Pension record: Robert M. Carrick, Washington County, Illinois, detailing Civil War wound, health, and reason for pension increase, 1886

Lucinda “Cindy” Logan married Robert M. Carrick in 1874. He served as a private in Co. F, 10th Missouri Volunteer Infantry, U.S. (Union). He was seriously wounded in the shoulder in a classic Civil War charge at the Battle of Vicksburg 22 May 1863. The document below details his wound and other medical history. Like so many soldiers in the Civil War, Robert M. Carrick contracted measles — then a serious disease without a vaccine; measles can cause death; it can also cause sterility in men — in 1861, followed by pneumonia.

After a delayed evacuation from the Vicksburg battlefield, his arm was not amputated; however, 3 inches of his humerus bone were cut off. Over time, the muscles in his arm atrophied as a result. Robert M. Carrick was a teamster and a farmer, two highly physical occupations in the 19th century. With one arm useless and, over time, causing him more and more pain, he persevered in those occupations. He received a series of pension increases, each one necessitating medical examinations, affidavits from doctors and witnesses, and certifications from clerks and notaries public. His pension file is an inch thick and contains a wealth of information.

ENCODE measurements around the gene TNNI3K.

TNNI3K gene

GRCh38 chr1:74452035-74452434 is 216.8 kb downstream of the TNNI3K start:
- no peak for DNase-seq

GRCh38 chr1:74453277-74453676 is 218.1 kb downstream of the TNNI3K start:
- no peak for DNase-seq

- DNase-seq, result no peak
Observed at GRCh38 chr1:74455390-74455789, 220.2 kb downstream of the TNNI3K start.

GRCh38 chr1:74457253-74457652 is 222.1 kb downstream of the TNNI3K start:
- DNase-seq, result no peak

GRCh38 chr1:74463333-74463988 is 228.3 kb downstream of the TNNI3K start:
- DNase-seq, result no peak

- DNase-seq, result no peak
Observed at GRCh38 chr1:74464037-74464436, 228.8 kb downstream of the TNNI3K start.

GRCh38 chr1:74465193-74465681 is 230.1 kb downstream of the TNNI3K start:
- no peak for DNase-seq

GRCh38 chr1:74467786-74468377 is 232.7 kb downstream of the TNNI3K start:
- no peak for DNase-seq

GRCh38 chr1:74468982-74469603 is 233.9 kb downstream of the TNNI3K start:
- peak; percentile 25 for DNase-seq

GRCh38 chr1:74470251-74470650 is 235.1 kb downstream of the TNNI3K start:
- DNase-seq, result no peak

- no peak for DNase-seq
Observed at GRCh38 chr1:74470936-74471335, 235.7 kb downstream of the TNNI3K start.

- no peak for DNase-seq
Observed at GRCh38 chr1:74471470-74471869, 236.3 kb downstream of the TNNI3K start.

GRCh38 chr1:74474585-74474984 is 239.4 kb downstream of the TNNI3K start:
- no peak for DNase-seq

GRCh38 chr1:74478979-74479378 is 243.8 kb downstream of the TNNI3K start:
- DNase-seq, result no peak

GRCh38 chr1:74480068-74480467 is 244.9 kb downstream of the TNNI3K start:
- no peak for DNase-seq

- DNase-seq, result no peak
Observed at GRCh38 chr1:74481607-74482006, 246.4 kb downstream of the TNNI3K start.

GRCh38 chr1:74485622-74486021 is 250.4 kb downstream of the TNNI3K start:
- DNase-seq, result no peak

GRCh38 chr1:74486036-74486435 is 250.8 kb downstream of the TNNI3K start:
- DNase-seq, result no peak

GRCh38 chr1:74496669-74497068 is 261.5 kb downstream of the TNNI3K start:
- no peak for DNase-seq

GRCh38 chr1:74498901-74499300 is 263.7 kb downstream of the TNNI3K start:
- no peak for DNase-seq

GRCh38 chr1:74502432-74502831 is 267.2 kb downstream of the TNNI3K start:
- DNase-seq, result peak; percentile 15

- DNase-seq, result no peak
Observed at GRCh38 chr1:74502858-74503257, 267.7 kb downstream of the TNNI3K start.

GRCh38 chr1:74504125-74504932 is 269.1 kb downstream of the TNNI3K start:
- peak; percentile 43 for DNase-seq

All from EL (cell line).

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After Robert M. Carrick’s death, Lucinda “Cindy” Logan Carrick received a Widow’s Pension. This is an example of a page from the pension file:

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